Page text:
The ACK Attack and Un-common Knowledge

My Turn

In English-speaking circles, the term “common knowledge” refers to a thing that everyone knows, or at least, should have known when searching for the cause of some wretched decision. As in, “I cannot imagine why she ran away with that poor excuse for a man. It’s common knowledge that he is a drunken lout!”

In audiophile-speaking circles, it’s a different thing altogether. I’ve always called the phenomenon “Audiophile Common Knowledge.” It’s the same stuff we’ve heard for years and years.

Although they may be without any basis, or the basis for their truth requires a number of unlikely concepts to line-up, these myths have become almost legendary. For the purposes of this discussion, instead of Audiophile Common Knowledge, let’s use the acronym ACK.

The Problem
The problem with ACK is that it prevents many audiophiles from attaining what is rightfully theirs. That’s because ACK keeps audiophiles from taking the basic steps that can dramatically improve their systems.

Some of the biggest sources of ACK are the various Internet audio forums/message boards. OK, maybe not the forums, but the inhabitants thereof.

By the way, it’s not those who ask legitimate questions that concern me. Although I’m still not sure why anyone would take the advice of a complete stranger on the Internet. Especially when said advice is – all too often – completely wrong, or at least, improperly presented as the first avenue of action.

Surely, ACK that is delivered with such self-assured righteousness must be true! But is it the ACKtual truth?

Self-styled experts
It’s the self-styled experts that are worrisome. They indiscriminately dispense a load of ACK, as if they actually know something. It must be said that sometimes there are pearls of wisdom to be found. But all too often, the pearls are hidden in a pile of ACK.

In their defense, they’ve heard these ACK myths for so long that they (1) believe them to be fact, and (2) they actually believe they are dispensing good advice.

Honestly speaking, I didn’t realize how pervasive – or damaging – ACK really was until I spoke to an audiophile group/society last year. I had prepared an interesting presentation. But I never got to make it, because ACK comments kept coming up.

The time flew by as cherished audiophile “facts” were challenged. Much to my surprise, debunking these myths produced a lively interactive meeting. The debate was fun! Most importantly, a few days later, I received numerous positive comments from various club members, as they tried out my Uncommon Knowledge suggestions.

A similar thing happened at a Seminar on System Optimization that I conducted recently. Veteran audiophiles just didn’t want the discussion to end, once they found out that many of their cherished beliefs had been hindering their sound. And they heard a few simple Tips to improve their systems that they hadn’t previously considered, because they didn’t line up with ACK.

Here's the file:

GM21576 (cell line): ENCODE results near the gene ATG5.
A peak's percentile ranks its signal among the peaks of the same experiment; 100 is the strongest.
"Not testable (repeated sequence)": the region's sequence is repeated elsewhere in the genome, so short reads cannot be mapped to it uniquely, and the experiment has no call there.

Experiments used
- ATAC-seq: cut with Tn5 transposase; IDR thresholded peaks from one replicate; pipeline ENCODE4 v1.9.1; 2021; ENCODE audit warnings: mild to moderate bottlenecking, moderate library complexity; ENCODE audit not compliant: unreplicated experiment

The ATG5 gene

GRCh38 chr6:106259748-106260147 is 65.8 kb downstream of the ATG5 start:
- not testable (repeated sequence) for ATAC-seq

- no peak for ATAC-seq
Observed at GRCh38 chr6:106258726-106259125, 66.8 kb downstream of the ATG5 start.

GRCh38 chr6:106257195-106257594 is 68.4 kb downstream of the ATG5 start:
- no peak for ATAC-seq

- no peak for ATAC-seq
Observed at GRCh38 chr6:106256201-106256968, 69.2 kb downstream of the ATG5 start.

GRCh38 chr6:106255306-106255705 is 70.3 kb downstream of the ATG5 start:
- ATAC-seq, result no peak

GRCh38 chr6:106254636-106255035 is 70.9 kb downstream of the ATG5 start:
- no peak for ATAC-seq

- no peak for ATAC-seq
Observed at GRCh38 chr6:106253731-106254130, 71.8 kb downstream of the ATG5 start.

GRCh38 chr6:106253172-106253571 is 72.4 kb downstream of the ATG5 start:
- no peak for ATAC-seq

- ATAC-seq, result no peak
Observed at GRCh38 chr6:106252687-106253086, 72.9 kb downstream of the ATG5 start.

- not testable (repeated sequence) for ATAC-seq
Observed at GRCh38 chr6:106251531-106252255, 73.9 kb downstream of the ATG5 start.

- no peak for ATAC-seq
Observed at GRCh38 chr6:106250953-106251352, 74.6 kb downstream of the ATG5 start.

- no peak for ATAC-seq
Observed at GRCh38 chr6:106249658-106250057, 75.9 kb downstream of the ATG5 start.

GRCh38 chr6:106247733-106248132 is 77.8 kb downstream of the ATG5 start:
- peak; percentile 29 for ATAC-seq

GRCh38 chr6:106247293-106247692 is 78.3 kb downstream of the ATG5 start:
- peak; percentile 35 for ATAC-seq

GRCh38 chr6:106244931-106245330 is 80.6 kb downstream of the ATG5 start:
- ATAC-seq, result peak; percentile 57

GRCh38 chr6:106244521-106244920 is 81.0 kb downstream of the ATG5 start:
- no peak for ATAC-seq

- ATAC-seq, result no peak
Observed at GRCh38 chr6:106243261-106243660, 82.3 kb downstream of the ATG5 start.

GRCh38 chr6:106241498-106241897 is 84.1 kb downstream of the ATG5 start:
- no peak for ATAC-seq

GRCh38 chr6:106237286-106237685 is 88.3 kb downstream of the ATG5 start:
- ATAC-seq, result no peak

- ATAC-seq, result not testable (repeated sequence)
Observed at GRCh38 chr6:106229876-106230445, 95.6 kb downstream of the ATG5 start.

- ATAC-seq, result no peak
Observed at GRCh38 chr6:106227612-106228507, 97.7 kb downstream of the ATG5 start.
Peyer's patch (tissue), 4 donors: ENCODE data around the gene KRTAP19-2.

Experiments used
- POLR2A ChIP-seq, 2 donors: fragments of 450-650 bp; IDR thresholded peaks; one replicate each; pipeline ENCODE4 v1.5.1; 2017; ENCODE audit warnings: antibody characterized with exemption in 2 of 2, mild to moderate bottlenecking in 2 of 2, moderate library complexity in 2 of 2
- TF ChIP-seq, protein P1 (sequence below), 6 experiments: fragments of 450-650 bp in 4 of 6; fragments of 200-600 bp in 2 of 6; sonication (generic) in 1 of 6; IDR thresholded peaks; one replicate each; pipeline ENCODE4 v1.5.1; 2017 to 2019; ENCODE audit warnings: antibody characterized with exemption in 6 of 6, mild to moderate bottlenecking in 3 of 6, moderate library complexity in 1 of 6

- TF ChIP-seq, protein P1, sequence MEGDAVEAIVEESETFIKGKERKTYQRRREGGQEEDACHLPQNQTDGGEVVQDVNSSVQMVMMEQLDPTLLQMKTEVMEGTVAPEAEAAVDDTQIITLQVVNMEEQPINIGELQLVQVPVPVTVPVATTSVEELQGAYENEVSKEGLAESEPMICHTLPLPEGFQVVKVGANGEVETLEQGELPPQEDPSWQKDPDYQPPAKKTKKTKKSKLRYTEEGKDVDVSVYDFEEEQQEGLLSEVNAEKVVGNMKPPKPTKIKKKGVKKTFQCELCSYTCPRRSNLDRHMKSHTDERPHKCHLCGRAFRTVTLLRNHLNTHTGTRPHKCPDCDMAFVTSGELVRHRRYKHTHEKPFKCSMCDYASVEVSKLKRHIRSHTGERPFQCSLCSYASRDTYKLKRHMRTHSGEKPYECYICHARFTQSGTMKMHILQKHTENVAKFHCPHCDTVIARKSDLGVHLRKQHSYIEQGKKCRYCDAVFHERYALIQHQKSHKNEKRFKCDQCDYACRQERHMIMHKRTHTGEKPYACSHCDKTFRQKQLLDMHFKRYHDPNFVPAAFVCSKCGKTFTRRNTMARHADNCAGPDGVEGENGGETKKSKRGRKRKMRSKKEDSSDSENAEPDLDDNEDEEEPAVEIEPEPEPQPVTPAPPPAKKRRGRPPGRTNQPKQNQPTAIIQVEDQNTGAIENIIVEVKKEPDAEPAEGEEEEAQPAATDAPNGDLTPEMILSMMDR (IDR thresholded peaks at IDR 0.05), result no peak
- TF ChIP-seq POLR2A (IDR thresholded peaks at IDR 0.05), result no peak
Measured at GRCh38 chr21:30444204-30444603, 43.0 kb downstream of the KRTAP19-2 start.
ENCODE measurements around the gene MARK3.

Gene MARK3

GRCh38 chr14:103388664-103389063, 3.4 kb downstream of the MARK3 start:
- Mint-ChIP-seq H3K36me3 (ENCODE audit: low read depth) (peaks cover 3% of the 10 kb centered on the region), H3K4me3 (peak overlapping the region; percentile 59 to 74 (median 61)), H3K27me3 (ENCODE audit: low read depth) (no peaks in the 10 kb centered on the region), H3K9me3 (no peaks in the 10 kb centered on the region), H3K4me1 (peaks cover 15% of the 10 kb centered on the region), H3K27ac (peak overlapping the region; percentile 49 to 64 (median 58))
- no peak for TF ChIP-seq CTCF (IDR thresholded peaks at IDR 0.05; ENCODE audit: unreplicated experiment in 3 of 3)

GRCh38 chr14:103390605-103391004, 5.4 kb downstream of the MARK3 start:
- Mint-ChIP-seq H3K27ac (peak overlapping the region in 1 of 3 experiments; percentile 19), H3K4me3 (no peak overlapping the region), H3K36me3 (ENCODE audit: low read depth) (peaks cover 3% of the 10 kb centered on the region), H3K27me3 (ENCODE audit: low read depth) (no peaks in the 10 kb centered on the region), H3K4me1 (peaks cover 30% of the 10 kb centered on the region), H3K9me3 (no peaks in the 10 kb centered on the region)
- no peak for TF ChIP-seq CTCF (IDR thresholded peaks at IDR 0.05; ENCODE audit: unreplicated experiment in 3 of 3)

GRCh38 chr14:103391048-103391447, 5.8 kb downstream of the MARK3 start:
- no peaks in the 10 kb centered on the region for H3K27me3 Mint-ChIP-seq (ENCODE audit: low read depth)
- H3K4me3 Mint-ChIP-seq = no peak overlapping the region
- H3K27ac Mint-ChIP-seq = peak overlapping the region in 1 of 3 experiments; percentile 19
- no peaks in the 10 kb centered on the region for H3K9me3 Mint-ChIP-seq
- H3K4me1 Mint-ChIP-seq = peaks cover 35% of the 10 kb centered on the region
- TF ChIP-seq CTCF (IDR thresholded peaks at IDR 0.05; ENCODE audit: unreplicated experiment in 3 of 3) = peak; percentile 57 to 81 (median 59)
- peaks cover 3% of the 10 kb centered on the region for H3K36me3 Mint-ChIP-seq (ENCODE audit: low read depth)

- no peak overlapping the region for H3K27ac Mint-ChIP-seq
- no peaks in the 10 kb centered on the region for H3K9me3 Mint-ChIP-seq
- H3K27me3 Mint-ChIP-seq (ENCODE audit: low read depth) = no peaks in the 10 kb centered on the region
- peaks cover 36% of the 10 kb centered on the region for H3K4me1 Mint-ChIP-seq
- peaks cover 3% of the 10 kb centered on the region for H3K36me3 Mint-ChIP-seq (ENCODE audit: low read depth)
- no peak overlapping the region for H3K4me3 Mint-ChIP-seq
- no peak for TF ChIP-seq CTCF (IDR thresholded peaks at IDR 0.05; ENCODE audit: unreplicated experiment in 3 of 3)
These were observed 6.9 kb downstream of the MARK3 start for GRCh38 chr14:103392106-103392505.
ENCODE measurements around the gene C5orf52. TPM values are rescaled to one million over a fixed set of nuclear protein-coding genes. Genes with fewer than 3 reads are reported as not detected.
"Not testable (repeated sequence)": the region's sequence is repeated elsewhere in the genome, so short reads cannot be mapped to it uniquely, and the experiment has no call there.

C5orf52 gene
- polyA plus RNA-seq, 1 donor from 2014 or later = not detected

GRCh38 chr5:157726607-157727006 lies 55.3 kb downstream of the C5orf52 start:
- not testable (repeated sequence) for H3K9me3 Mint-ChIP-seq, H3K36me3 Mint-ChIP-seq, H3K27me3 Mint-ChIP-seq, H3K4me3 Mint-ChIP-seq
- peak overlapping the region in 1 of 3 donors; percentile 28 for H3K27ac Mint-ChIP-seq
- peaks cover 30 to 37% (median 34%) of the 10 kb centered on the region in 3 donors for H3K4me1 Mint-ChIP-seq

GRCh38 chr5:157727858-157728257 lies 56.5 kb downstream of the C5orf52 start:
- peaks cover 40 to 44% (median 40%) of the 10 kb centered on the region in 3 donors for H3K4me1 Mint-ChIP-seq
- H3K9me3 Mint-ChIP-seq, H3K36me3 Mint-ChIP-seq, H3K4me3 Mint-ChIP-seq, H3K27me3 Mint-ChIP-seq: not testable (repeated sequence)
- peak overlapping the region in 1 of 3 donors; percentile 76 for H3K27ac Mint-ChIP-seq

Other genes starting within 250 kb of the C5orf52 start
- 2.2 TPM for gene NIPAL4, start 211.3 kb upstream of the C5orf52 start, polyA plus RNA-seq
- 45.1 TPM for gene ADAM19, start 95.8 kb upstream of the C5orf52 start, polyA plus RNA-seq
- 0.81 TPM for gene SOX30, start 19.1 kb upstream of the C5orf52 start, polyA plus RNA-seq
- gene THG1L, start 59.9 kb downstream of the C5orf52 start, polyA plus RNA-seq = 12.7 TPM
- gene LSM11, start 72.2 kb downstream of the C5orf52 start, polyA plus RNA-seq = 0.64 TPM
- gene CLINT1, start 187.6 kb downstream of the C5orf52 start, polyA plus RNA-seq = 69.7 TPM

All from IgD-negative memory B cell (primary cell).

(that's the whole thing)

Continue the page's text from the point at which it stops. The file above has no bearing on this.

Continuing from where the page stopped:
ACK responsible
In my experience, ACK may be responsible for doing more harm than good. Here – in no particular order – are some ACK favorites – myths that have developed into Audiophile Common Knowledge:

  • The “rule of thirds” is a great set-up guide.
  • Cathedral ceilings provide great sound.
  • A wide sweet spot is best for great sound.
  • Full range speakers don’t need or work with subwoofers.
  • Bass is non-directional, so exact woofer placement and orientation isn’t critical.
  • Bass is non-directional, so only one sub is required.
  • The best speaker drivers must be low-mass.
  • A “fast” bass driver is superior to others.
  • The best sounding systems are dead quiet.
  • Granite makes a great isolation material.
  • Cones & spikes provide isolation.
  • Wide dispersion is desirable for consumer audio loudspeakers.
  • An equilateral triangle (speakers and listening seat) set-up yields great sound.
  • The best bi-amplification is done with transistors on bass, tubes on top.
  • Achieving the tightest bass should be your goal.
  • Speaker set-up diagrams/guides from various manufacturers will provide the best sound.
  • There are several known “good” listening room sizes/dimensions.
  • Building a new listening room with a good spread-sheet program will provide great sound.
  • If you’re past 50, you can no longer hear well enough to really care about your sound quality.
  • And others, equally as revered, and equally as questionable (once you know the facts).

If you have questions or comments, please post them for a reply in a future issue of Copper. Please understand that the ultimate goal is for greater musical involvement with your system. Of course, Get Better Sound readers already know the real insights on most of these ACKisms… 🙂

Jim Smith is one of the most respected members of the high-end audio community, and has worked in retail, wholesale, and every aspect of the industry. He is a world-famous expert on system set-up, and his Get Better Sound book and DVDs have helped thousands worldwide. www.getbettersound.com